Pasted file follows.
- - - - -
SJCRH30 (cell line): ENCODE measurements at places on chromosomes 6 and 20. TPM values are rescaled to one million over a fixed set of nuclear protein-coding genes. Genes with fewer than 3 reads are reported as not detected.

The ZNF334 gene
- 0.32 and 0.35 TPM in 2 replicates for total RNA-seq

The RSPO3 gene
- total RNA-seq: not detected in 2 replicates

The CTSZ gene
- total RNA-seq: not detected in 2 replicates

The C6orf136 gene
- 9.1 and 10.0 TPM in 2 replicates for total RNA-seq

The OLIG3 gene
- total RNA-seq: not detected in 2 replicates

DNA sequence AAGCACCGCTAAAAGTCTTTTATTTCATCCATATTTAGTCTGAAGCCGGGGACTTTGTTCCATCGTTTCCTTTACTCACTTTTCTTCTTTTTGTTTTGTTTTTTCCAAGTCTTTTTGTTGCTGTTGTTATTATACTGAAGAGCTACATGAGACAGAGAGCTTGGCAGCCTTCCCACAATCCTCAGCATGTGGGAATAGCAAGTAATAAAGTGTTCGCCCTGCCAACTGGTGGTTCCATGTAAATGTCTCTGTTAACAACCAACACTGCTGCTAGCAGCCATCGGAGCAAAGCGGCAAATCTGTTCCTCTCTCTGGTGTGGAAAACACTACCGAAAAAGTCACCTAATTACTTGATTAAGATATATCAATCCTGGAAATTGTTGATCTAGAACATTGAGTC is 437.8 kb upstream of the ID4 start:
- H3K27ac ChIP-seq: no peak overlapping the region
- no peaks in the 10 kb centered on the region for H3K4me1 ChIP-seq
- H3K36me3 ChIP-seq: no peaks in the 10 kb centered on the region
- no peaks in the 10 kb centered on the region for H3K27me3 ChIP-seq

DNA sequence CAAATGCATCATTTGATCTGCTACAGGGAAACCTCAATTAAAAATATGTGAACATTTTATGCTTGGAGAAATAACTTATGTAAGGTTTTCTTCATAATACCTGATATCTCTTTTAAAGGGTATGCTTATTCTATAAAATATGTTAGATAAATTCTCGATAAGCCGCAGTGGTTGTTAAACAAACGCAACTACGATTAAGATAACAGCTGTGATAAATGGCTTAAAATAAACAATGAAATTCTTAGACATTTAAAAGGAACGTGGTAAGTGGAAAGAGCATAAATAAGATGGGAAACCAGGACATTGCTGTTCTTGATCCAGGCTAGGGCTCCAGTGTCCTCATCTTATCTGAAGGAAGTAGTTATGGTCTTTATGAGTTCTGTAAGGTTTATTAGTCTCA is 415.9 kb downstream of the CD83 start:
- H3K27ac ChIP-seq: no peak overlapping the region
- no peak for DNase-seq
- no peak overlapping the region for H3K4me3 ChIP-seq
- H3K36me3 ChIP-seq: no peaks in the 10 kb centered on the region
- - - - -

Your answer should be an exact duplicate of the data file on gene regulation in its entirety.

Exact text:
SJCRH30 (cell line): ENCODE measurements at places on chromosomes 6 and 20. TPM values are rescaled to one million over a fixed set of nuclear protein-coding genes. Genes with fewer than 3 reads are reported as not detected.

The ZNF334 gene
- 0.32 and 0.35 TPM in 2 replicates for total RNA-seq

The RSPO3 gene
- total RNA-seq: not detected in 2 replicates

The CTSZ gene
- total RNA-seq: not detected in 2 replicates

The C6orf136 gene
- 9.1 and 10.0 TPM in 2 replicates for total RNA-seq

The OLIG3 gene
- total RNA-seq: not detected in 2 replicates

DNA sequence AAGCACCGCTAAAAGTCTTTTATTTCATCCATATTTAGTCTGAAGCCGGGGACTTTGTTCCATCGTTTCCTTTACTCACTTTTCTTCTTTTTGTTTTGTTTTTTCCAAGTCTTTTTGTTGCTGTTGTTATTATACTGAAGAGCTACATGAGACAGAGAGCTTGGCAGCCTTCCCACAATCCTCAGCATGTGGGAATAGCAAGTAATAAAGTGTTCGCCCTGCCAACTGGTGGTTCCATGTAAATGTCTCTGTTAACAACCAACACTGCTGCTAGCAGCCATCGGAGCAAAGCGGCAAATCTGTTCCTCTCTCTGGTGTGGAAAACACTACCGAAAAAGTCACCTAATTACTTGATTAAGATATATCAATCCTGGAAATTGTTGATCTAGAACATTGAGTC is 437.8 kb upstream of the ID4 start:
- H3K27ac ChIP-seq: no peak overlapping the region
- no peaks in the 10 kb centered on the region for H3K4me1 ChIP-seq
- H3K36me3 ChIP-seq: no peaks in the 10 kb centered on the region
- no peaks in the 10 kb centered on the region for H3K27me3 ChIP-seq

DNA sequence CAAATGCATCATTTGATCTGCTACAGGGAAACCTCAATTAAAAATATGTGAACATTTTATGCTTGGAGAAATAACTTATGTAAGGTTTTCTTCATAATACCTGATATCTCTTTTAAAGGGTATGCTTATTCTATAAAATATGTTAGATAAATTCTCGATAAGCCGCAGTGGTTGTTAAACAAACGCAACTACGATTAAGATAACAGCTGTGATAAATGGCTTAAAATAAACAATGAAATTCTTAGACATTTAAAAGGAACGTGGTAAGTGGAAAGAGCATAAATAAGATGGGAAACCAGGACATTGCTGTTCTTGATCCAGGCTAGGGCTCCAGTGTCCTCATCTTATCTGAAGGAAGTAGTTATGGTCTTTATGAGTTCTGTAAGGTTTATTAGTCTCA is 415.9 kb downstream of the CD83 start:
- H3K27ac ChIP-seq: no peak overlapping the region
- no peak for DNase-seq
- no peak overlapping the region for H3K4me3 ChIP-seq
- H3K36me3 ChIP-seq: no peaks in the 10 kb centered on the region